Black Cohosh for Hot Flashes

Menopause comes with a variety of symptoms that can be disruptive and frustrating, and hot flashes are at the top of the list. Menopausal hormone therapy is a good option for some women, but it’s not recommended for those who have heart disease or history of breast cancer. Women who either can’t or choose not to undergo hormone therapy often turn to alternative treatments like black cohosh. This herbal supplement is relatively cheap and easy to purchase, but does black cohosh for hot flashes actually work?  

What is black cohosh?

Black cohosh supplements come from the roots of the plant by the same name, and have been used in traditional medicine for several centuries. Sometimes called black bugbane or black snakeroot, past uses of the herb include repelling insects, treating rheumatism, and lowering blood pressure. Since becoming popular in Europe in the mid-20th century, black cohosh is mostly used to treat symptoms associated with menopause and menstruation.

What does black cohosh do in the body?       

Scientists aren’t fully aware of how black cohosh behaves in the body. It was once thought to influence estrogen, but studies appear to have disproven this theory.

Another possibility that’s been investigated is the effect of black cohosh on serotonin, a neurotransmitter involved in regulating mood as well as temperature. Antidepressants that make serotonin more available in the body are sometimes used as an alternative to menopausal hormone therapy, and black cohosh could present a natural version of this treatment course.

Does Black Cohosh for Hot Flashes Work?

Studies show mixed results in using black cohosh to treat hot flashes and symptoms of menopause. In rigorous double blind studies (where the participants and experimenters don’t know who is receiving which treatment or placebo), the herbal supplement has found to be about as effective as a placebo.

Are there any downsides to trying black cohosh?

One of the biggest problems with taking herbal supplements is that it’s difficult to know what you’re getting. Because the FDA isn’t required to test supplement products to see if they contain what’s claimed, what’s in a bottle of black cohosh — or any herbal supplement — is a bit of a mystery.

Potential Side Effects

Black cohosh appears to be relatively safe, but most studies only look at its effects for up to one year. Taking the supplement for longer could result in side effects that haven’t been reported yet.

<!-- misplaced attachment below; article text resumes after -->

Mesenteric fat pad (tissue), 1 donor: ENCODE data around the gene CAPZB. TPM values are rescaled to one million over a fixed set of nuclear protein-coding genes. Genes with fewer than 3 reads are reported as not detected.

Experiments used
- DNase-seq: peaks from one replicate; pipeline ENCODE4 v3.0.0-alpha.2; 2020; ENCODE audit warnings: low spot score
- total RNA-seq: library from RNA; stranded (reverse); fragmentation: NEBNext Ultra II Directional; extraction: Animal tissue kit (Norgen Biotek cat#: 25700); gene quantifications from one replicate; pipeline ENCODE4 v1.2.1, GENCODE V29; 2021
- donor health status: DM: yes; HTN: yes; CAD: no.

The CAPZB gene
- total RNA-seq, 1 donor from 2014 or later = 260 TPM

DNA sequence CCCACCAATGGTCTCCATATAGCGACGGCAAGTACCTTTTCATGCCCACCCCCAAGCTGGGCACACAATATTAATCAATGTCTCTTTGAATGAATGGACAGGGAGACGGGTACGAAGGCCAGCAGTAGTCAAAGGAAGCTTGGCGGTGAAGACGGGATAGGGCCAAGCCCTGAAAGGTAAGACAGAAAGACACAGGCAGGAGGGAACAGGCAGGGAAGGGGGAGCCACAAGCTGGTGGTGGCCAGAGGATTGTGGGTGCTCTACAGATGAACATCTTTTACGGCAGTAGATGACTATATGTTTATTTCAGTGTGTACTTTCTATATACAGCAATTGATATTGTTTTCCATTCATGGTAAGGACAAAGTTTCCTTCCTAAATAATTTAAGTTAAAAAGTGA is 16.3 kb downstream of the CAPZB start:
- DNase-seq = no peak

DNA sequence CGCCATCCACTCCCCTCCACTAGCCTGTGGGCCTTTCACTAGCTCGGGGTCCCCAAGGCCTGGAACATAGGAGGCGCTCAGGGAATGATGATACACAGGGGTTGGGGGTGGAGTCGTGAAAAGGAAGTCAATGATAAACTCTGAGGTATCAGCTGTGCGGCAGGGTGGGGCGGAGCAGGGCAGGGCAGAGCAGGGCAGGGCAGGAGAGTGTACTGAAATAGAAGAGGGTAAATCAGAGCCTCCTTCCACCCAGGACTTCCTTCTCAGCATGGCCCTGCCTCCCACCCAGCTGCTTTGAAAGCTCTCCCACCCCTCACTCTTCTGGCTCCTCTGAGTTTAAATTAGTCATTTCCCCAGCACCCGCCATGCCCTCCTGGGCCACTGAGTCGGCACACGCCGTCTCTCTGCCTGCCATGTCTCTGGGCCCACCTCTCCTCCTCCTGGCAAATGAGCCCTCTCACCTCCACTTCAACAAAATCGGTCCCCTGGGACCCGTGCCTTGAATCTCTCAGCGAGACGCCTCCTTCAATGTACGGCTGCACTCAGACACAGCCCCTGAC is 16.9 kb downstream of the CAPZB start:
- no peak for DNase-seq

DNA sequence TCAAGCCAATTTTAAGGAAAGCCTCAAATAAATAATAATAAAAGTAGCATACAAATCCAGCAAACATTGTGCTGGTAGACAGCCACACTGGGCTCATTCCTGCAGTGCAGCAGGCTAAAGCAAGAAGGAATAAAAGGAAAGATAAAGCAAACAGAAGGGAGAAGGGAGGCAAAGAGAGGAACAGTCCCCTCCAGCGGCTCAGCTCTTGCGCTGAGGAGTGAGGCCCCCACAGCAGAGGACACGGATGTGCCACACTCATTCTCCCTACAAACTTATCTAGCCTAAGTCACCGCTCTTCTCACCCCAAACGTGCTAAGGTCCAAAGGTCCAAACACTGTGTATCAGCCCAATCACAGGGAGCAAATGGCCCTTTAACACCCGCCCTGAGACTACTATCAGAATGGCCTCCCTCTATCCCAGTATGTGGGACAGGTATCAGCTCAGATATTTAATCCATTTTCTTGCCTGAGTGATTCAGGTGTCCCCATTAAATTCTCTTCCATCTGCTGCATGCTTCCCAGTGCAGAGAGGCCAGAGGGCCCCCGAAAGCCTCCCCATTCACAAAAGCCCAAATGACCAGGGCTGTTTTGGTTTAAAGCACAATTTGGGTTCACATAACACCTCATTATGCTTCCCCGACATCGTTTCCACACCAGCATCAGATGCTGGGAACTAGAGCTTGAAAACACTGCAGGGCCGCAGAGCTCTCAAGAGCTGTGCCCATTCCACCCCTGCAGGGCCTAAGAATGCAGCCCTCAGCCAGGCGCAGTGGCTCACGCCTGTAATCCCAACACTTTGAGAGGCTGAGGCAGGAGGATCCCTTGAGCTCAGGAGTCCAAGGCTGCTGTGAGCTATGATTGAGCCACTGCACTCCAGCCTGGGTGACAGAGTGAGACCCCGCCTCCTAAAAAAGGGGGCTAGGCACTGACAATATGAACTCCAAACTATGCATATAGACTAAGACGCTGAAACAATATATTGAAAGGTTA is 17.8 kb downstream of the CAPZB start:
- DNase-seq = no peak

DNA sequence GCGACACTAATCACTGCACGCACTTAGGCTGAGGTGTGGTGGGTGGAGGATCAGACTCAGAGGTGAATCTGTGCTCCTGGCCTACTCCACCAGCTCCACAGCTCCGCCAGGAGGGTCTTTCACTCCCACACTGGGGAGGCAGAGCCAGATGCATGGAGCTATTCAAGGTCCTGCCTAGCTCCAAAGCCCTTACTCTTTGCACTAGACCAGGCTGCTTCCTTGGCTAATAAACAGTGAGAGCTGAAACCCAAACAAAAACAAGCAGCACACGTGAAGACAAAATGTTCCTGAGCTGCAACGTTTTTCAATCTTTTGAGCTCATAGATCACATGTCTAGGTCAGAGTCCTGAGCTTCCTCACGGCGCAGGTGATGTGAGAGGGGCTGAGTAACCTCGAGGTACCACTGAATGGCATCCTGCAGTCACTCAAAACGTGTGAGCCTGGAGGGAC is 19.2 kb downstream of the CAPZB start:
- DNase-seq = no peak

The most concerning side effect associated with black cohosh is reported liver toxicity. But studies have been unable to find evidence of liver damage caused by the supplement. Investigations into liver damage suspected to be from black cohosh supplements revealed the supplements in question actually contained a different plant species instead of black cohosh.

Many drugs and herbal supplements have to potential to cause liver toxicity. Whether true black cohosh is the culprit, the uncertain nature of herbal products means anyone taking them should look out for the signs of liver toxicity:

  • Yellowing of skin and eyes (jaundice)
  • Upper right abdominal pain
  • Vomiting
  • Itching
  • Fatigue

Black cohosh may lower blood pressure or increase the risk of bleeding, and shouldn’t be taken along with drugs that already produce these effects. Anyone taking blood thinners, NSAIDs, or blood pressure medication should consult with their doctor before taking black cohosh.   

Prescription Menopause Treatments

If remedies like black cohosh don’t improve hot flashes, your doctor might prescribe a hormone treatment like Premarin or Vagifem to help treat your symptoms. For women who are uninsured or without prescription drug coverage, this course of action can add up to huge yearly costs. RxConnected.com presents a reliable alternative to buying from your local pharmacy, offering drugs at significantly lower costs delivered right to your door. Click here to search for your prescription medications, and place an online order at your convenience.

DISCLAIMER: The content in this article is intended for informational purposes only. This website does not provide medical advice. In all circumstances, you should always seek the advice of your physician and/or other qualified health professionals(s) for drug, medical condition, or treatment advice. The content provided on this website is not a substitute for professional medical advice, diagnosis or treatment.

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